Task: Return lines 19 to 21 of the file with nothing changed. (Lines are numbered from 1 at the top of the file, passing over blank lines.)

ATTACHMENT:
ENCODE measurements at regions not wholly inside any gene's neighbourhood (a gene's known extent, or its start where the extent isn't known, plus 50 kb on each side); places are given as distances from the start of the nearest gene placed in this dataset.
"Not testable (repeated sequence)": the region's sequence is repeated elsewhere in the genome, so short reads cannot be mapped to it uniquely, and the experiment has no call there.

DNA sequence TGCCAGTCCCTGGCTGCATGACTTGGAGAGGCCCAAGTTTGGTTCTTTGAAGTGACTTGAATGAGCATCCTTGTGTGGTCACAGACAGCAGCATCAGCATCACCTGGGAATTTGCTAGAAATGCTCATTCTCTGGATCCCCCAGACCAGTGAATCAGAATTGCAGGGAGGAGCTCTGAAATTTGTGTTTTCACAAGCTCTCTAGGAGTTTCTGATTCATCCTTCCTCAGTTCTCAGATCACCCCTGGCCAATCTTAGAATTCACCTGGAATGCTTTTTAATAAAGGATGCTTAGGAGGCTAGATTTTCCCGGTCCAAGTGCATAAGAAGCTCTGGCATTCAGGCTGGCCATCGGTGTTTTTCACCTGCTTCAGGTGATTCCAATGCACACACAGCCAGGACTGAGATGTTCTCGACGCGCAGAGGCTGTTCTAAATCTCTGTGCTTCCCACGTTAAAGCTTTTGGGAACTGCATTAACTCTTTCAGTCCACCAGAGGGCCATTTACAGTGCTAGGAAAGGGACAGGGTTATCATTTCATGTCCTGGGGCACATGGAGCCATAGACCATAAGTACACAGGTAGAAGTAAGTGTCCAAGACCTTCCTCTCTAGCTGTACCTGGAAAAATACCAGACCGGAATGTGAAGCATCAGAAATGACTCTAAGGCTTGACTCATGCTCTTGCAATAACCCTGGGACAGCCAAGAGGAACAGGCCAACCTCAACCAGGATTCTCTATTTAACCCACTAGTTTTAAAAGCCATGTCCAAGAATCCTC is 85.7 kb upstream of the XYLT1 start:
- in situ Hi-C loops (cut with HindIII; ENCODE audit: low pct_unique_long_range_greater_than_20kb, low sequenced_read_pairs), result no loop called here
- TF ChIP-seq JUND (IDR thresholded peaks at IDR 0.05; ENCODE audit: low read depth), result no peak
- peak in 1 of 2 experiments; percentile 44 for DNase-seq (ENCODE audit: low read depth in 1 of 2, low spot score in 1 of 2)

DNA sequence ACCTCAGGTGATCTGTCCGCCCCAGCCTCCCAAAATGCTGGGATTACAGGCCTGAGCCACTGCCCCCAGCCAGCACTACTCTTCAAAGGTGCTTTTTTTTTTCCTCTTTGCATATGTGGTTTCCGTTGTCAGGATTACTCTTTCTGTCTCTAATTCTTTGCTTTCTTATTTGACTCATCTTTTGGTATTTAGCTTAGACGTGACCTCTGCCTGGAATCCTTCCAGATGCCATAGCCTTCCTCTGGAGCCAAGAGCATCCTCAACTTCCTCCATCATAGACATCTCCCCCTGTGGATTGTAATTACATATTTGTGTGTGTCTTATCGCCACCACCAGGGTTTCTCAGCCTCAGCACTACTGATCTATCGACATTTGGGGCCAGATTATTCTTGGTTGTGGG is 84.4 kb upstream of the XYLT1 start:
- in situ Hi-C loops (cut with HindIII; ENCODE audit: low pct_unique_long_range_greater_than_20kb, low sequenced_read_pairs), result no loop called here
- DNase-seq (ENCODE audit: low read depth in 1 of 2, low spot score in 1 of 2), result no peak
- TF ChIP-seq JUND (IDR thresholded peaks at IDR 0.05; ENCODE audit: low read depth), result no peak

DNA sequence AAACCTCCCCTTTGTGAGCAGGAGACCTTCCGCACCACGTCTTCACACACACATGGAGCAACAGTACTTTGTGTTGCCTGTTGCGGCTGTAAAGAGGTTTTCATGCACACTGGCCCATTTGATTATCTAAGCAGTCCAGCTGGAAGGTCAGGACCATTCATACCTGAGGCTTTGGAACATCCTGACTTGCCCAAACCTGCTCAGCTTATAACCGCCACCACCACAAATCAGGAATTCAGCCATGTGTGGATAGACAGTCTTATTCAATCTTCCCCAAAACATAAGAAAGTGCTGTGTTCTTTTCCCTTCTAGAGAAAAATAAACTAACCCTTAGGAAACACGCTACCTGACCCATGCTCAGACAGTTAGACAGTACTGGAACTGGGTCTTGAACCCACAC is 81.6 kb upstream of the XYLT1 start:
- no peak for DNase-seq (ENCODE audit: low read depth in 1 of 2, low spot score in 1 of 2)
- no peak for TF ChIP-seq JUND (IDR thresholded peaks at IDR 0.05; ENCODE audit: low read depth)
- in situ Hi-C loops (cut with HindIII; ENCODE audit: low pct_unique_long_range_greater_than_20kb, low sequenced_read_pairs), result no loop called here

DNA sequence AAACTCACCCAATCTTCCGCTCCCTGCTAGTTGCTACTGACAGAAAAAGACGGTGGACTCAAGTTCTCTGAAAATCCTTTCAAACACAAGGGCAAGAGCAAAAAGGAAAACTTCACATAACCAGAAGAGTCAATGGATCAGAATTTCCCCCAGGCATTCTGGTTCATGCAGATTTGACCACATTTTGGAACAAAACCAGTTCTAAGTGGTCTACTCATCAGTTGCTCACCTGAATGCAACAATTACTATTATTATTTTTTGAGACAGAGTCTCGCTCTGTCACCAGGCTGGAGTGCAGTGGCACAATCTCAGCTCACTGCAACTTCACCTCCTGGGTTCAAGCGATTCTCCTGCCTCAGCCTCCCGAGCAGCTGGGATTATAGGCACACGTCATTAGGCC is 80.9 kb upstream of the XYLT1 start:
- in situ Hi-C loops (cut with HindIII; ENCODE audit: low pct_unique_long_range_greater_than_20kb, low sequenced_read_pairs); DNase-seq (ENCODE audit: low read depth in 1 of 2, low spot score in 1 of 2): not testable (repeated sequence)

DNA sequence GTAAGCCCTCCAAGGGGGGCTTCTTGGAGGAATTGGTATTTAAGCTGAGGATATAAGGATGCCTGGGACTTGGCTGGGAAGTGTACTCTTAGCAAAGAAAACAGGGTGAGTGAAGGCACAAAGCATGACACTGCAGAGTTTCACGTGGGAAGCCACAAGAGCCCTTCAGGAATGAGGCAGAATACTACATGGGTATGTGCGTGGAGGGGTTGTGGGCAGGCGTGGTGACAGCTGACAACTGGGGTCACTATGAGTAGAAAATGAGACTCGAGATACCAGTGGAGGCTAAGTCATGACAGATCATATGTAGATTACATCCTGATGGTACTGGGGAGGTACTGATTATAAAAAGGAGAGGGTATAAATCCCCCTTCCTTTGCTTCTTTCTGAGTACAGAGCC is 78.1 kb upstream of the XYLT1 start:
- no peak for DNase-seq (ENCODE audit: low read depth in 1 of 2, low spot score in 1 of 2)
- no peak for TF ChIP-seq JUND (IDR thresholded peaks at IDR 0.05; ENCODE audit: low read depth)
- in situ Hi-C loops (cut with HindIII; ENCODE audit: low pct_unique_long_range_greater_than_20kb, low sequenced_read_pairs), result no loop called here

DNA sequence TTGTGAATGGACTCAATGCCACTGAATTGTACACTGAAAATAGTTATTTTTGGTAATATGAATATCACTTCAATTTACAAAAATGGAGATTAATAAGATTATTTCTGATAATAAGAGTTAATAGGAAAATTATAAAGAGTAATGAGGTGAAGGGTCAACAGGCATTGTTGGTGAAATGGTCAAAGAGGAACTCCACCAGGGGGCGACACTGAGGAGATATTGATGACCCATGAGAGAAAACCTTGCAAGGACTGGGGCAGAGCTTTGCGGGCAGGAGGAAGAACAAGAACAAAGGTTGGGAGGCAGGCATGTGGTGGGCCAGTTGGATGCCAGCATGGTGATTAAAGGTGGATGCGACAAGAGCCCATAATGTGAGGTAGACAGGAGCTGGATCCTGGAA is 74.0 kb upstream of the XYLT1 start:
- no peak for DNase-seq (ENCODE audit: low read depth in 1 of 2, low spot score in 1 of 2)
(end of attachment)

- no peak for TF ChIP-seq JUND (IDR thresholded peaks at IDR 0.05; ENCODE audit: low read depth)
- in situ Hi-C loops (cut with HindIII; ENCODE audit: low pct_unique_long_range_greater_than_20kb, low sequenced_read_pairs), result no loop called here

DNA sequence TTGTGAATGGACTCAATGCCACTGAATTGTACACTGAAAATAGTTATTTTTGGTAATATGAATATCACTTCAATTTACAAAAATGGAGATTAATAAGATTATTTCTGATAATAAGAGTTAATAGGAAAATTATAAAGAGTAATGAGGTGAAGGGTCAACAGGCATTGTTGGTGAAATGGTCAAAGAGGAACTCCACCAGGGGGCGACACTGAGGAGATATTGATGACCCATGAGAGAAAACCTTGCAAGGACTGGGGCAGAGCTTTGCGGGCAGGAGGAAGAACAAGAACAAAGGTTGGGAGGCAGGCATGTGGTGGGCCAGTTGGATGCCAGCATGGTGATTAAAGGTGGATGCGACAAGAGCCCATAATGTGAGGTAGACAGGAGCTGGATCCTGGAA is 74.0 kb upstream of the XYLT1 start: